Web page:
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Celebration marks first Gay Pride Week in Fayetteville

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TWC News: Celebration marks first Gay Pride Week in Fayetteville
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FAYETTEVILLE--Almost one year after the repeal of "Don't Ask, Don't Tell," the city that's home to the nation's biggest army base is out and proud.

But the goal and meaning behind Fayetteville's first ever Gay Pride Week is much deeper.

"We're just like every family on the block, we just wanna be treated like everyone else," said military spouse Ashley Broadway.

Broadway's partner of 14 years is about to become a lieutenant colonel in the army.

But because they are a same-sex couple, they've spent $500,000 dollars over that period making up for the benefits other military families get that they don't.

"You see people have full equality, but I don't. And I hope it ends, because how am I gonna explain that to our son when he's four or five, why is mom treated differently than other people's mothers? So yeah, it hurts,” said Broadway.

Like many other gay couples, Broadway and her spouse just want the same rights as everyone else.

For the first time in Fayetteville, members of the lesbian, gay, bisexual and transgender community are openly celebrating this week with various events, forums, and parties.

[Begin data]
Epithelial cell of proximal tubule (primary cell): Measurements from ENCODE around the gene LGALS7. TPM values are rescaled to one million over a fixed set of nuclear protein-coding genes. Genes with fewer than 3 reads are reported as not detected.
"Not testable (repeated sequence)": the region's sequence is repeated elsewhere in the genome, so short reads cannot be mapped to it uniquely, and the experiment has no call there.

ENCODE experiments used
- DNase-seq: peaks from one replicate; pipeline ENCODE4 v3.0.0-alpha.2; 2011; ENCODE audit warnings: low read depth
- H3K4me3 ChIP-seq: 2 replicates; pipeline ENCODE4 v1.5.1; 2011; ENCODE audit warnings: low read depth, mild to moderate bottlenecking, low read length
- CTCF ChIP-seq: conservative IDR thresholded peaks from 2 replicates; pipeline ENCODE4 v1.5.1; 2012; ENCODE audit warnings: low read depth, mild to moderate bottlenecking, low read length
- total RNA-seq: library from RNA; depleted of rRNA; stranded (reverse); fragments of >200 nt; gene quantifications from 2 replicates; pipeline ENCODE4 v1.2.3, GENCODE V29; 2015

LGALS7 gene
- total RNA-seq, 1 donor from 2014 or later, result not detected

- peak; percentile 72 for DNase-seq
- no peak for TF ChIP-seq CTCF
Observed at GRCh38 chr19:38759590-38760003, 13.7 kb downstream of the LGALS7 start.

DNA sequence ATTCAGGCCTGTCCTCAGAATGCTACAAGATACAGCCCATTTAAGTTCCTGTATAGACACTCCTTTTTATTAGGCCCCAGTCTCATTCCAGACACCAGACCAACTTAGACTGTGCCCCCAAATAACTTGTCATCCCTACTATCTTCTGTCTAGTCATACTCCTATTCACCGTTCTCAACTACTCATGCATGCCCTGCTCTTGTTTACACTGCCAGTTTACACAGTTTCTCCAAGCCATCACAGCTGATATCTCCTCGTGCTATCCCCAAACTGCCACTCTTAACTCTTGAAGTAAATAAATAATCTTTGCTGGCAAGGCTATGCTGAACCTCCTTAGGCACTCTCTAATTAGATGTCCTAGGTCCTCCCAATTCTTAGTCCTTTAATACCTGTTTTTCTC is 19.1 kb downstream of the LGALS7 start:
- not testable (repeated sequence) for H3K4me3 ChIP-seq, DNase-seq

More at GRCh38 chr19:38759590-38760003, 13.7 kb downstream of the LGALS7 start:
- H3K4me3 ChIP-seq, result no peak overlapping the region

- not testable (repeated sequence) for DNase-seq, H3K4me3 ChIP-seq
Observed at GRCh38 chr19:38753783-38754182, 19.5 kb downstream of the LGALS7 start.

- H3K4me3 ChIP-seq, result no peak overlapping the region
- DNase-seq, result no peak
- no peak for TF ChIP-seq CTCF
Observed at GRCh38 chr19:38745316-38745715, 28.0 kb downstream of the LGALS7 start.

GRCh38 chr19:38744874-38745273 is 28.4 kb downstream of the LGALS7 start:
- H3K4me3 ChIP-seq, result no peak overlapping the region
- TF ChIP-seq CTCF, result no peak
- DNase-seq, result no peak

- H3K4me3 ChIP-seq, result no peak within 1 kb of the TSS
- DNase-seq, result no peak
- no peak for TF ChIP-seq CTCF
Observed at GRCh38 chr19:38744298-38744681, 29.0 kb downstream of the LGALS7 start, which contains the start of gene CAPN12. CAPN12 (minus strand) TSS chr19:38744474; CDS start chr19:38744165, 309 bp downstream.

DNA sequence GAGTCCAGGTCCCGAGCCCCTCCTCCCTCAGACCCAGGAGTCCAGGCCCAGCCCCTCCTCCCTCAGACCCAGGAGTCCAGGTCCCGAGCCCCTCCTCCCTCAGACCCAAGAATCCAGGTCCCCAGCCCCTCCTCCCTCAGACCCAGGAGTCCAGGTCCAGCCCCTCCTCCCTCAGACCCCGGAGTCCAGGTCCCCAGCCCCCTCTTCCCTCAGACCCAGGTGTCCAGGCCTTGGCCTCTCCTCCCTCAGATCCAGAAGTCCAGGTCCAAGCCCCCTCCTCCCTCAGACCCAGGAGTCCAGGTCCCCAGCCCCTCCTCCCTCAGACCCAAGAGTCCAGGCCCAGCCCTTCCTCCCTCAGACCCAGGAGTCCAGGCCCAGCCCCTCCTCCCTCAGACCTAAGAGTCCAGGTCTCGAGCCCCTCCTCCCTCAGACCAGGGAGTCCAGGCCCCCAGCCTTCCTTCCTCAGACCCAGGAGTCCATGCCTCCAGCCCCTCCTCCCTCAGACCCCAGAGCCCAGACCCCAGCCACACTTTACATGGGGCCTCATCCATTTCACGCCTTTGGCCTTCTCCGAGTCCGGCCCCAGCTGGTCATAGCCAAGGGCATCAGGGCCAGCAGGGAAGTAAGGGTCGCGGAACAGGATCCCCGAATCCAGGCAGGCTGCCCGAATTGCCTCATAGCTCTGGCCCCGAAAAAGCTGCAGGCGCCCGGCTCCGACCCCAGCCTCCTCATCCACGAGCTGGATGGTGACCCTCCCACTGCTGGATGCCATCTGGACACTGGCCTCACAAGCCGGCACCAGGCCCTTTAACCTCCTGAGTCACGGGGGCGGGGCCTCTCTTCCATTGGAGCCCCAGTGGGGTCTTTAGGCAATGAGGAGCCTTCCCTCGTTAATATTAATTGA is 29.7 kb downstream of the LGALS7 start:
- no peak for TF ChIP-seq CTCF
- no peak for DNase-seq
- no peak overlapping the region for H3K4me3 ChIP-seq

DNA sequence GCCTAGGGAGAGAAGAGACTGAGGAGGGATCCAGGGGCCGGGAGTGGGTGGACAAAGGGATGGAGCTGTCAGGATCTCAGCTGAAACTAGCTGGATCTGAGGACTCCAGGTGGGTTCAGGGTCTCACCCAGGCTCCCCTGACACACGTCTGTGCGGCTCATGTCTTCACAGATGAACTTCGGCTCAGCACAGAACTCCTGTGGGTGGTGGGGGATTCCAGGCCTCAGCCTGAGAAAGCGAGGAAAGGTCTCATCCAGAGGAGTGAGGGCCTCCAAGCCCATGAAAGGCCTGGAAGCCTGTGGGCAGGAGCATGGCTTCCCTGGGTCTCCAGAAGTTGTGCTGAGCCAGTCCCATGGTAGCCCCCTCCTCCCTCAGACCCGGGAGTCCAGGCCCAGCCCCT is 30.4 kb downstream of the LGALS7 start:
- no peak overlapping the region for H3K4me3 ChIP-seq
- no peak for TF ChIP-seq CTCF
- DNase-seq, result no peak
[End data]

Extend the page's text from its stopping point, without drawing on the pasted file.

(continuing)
The message is one of openness, acceptance, and educating people that their lives aren't much different than straight couples and families.

“Show people we're not everything different than you are, we have dogs, a nice house, love fun, it's the same as being heterosexual, nothing much different,” said Mausjohn Prescott.

“First time I went to a pride event I took that step, walked out in public, this is who I am. Feeling of love acceptance, community, family was overwhelming. And I hope everyone who comes here has the same feeling," said Storm Silvermane, President of The Alliance.

LGBT partners like Broadway recognize the progress. She was the first same-sex partner to be invited to the White House on Mother's Day and met First Lady Michelle Obama.

But she recognizes that there is still a struggle for equality.

"For the first time I felt accepted, by other military families, and felt important, but then reality set in when I came home, still lots of work to do," said Broadway.

For more information and a schedule of events, go to The Alliance ClientIP: UserAgent: CCBot/2.0 ( Profile: TWCSAMLSP